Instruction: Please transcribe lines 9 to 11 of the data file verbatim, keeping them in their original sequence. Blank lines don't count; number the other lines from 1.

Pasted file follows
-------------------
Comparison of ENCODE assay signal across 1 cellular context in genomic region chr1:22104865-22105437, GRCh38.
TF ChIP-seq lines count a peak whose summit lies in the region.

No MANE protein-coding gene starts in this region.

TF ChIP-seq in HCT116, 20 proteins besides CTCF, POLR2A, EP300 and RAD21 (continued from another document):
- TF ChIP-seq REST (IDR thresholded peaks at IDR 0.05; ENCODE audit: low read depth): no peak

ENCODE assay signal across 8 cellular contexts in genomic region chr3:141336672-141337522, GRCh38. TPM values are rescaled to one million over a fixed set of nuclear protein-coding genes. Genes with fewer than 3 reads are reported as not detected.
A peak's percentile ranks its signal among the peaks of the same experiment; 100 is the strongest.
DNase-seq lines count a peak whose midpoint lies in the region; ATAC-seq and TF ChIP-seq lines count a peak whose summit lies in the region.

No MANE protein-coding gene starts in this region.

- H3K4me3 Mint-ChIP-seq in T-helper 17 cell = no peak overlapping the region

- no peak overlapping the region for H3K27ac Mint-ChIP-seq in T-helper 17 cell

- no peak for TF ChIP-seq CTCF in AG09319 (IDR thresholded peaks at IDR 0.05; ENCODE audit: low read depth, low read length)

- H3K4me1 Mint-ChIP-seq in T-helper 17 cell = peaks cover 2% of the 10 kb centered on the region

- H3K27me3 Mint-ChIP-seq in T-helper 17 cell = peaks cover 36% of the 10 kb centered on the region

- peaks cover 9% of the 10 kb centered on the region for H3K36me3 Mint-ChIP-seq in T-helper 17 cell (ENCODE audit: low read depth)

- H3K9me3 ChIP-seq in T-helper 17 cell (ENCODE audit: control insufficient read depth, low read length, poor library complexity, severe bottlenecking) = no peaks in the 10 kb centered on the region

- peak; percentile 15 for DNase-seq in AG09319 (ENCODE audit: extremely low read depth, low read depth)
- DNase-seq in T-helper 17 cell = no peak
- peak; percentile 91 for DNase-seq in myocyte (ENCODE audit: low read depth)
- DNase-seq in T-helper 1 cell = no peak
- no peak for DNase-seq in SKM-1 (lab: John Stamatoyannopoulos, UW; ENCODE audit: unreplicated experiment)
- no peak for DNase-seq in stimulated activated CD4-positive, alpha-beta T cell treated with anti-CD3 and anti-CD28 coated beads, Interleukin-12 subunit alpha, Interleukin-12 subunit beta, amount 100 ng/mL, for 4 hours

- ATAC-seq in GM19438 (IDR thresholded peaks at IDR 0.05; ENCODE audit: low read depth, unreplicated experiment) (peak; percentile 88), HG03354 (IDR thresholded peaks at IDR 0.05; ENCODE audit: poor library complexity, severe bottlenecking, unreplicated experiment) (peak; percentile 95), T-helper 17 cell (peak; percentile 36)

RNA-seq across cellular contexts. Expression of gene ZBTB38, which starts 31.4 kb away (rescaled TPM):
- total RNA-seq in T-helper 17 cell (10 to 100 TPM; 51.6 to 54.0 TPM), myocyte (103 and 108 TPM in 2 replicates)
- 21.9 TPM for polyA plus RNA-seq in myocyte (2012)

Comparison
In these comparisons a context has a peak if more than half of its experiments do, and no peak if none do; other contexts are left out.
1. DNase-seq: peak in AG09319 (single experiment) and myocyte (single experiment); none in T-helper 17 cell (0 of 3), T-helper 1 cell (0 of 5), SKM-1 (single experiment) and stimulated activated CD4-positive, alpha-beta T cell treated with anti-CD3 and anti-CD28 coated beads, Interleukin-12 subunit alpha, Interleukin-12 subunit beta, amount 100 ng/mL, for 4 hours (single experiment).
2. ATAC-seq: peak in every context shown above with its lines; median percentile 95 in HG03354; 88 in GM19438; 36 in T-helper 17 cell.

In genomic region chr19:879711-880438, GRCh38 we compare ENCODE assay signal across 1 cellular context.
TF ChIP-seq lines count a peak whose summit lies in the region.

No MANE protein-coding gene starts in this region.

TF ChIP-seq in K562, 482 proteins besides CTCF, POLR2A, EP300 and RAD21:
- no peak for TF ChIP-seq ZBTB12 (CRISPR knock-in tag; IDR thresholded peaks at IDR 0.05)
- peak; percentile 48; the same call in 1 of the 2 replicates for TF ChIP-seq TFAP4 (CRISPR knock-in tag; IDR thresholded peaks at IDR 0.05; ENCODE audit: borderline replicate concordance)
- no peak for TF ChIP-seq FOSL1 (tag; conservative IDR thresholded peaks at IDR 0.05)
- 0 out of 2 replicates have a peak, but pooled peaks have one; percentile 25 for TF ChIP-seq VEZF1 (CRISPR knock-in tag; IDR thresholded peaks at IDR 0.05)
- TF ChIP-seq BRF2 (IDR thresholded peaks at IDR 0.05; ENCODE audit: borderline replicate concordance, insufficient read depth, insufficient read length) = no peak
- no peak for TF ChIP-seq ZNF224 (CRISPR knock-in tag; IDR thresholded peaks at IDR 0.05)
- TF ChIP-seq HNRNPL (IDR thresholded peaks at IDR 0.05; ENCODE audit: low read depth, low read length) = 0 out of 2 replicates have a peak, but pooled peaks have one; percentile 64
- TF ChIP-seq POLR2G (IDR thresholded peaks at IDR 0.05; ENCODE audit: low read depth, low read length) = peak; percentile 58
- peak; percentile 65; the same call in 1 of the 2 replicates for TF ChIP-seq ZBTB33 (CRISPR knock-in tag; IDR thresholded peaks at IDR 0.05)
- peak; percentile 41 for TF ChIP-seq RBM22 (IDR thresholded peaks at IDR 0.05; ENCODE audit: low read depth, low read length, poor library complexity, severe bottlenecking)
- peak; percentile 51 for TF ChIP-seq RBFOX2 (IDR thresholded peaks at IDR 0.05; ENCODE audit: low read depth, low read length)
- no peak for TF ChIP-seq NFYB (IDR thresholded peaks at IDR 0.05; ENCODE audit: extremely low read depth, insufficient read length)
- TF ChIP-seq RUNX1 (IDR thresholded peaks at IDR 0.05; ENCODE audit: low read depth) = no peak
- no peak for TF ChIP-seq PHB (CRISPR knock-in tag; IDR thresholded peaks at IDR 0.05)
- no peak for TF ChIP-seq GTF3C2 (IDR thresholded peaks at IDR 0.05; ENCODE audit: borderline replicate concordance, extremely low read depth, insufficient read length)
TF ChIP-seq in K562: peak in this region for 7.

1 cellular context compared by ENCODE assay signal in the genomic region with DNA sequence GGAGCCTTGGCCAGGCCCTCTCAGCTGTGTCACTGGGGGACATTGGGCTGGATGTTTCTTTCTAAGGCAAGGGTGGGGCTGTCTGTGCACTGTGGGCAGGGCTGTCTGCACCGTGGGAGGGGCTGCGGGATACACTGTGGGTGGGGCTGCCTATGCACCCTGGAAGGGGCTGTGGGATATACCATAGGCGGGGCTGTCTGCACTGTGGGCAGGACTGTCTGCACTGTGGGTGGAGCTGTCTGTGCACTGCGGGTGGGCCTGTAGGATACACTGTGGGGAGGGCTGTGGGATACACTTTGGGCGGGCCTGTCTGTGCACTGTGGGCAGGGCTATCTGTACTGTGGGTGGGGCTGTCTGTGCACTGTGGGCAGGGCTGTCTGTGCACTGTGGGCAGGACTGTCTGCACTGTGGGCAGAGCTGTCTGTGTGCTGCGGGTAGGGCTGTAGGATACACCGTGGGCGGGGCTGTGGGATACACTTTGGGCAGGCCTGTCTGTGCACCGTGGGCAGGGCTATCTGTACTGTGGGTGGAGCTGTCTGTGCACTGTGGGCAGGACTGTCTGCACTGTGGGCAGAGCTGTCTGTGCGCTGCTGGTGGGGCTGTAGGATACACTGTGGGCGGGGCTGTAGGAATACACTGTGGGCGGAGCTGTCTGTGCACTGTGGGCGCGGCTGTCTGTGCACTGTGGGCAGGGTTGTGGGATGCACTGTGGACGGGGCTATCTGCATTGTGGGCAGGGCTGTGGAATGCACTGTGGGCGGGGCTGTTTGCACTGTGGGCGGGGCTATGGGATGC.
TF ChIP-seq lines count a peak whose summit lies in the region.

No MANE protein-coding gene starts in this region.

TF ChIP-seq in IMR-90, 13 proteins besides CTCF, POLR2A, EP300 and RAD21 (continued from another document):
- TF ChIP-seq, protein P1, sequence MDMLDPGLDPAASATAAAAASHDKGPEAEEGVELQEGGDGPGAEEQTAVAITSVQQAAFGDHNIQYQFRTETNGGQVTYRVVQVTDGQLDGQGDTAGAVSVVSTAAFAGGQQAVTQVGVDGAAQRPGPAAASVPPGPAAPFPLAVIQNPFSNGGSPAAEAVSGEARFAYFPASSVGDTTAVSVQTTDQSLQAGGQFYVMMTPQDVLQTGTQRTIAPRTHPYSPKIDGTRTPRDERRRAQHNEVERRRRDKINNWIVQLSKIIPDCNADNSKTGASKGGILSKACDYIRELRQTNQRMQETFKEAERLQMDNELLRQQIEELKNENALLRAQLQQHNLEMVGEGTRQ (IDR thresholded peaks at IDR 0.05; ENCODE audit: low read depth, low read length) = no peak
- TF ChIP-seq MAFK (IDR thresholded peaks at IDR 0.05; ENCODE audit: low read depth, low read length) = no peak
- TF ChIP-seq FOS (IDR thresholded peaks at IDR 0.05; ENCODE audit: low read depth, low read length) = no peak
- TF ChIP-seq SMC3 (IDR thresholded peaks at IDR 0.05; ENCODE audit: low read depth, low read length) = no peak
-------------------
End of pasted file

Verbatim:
No MANE protein-coding gene starts in this region.

- H3K4me3 Mint-ChIP-seq in T-helper 17 cell = no peak overlapping the region

- no peak overlapping the region for H3K27ac Mint-ChIP-seq in T-helper 17 cell